Saturday, May 18, 2019

The Doors

Movie Name: The Doors
Year of Release: 1991
Director: Oliver Stone
Starring: Val Kilmer, Meg Ryan, Kyle MacLachlan, Frank Whaley, Kevin Dillon, Michael Wincott, Michael Madsen, Mimi Rogers, Josh Evans, Kathleen Quinlan, Crispin Glover, Dennis Burkley, Billy Idol
Genre: Drama
Score out of ten (whole numbers only): 5 
Watch it on Amazon

Synopsis and Review:
After a tremendously successful output of films in the 80s, director Oliver Stone started the 90s with two distinct insights into the America of the 60s, firstly with "The Doors", followed by the galvanizing and potent "JFK". The film focuses on the rock band "The Doors", particularly on the iconic lead singer, Jim Morrison. The film introduces us to Jim as he's going to college, where he's studying film, and where he meets his future girlfriend, Pamela Courson. While at college he also meets Ray Manzarek, Robby Krieger and John Densmore, forming the music band with all of them. As the band becomes progressively more well known, Jim's behavior becomes more erratic, due to his drug and alcohol consumption. As he gets involved in a series of other things, they all start taking a toll on his responsibilities towards the band, their performances and general perception, until his sudden death at age 27 (in 1971).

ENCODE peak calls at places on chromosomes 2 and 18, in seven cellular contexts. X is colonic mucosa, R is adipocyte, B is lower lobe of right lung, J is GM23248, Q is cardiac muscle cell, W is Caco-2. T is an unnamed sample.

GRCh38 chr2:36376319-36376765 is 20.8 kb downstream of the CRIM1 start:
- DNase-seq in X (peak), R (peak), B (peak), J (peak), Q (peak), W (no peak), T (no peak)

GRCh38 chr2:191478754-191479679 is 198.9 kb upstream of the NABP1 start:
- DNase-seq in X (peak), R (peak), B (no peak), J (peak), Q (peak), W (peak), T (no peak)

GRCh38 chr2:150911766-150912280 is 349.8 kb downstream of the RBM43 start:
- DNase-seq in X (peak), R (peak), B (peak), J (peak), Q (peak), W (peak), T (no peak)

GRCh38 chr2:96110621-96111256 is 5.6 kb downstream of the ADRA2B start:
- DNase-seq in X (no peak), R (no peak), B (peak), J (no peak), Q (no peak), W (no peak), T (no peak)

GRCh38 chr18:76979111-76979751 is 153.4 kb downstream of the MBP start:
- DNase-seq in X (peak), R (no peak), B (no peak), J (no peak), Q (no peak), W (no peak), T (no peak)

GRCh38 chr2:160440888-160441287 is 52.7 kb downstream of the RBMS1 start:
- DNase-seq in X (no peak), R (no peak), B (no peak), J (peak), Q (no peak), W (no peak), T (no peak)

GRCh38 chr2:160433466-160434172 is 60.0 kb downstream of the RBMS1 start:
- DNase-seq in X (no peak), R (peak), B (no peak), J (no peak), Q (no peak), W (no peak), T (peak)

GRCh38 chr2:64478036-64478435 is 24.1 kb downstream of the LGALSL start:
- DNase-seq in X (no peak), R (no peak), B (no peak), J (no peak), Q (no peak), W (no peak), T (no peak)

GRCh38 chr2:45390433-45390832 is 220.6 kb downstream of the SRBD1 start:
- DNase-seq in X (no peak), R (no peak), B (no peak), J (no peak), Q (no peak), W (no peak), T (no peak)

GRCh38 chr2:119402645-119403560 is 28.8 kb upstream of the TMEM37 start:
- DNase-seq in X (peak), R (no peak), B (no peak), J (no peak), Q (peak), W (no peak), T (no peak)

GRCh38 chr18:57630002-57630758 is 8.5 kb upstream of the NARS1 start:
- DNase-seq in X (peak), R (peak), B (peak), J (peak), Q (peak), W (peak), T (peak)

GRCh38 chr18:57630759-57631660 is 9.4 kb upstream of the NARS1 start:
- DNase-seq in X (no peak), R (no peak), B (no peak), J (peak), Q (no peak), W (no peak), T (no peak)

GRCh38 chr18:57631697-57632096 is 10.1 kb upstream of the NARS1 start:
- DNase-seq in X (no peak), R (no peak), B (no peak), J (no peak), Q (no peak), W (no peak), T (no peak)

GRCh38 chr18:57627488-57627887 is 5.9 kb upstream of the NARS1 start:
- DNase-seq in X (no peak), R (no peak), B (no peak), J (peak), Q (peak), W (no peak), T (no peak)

Being from the same generation as Jim Morrison, Oliver Stone experienced the 60s, and tried to capture it and portray it through this film. And for the most part the film is an interesting perspective into the life of excess of a rock star, however it also is a very cliché ridden perspective, since it doesn't really give much dimension to Morrison, his band members, or the women in his life for that matter. Trying to capture so much of the decade, including people's experiments with drugs, the war on Vietnam, the civil rights movement, women's liberation, Oliver Stone really threw everything into this film, peppering it with some interesting cameos from recognizable faces (for instance, Andy Warhol), but the film ultimately feels hollow, since none of the characters actually have much depth to them. It's still an impeccably shot film (courtesy of Robert Richardson), and it features a crackling performance from Val Kilmer, who really owns the role, making Jim Morrison come to life in a charismatic way, even if the script doesn't give him that much to do. An unbalanced film from an interesting director.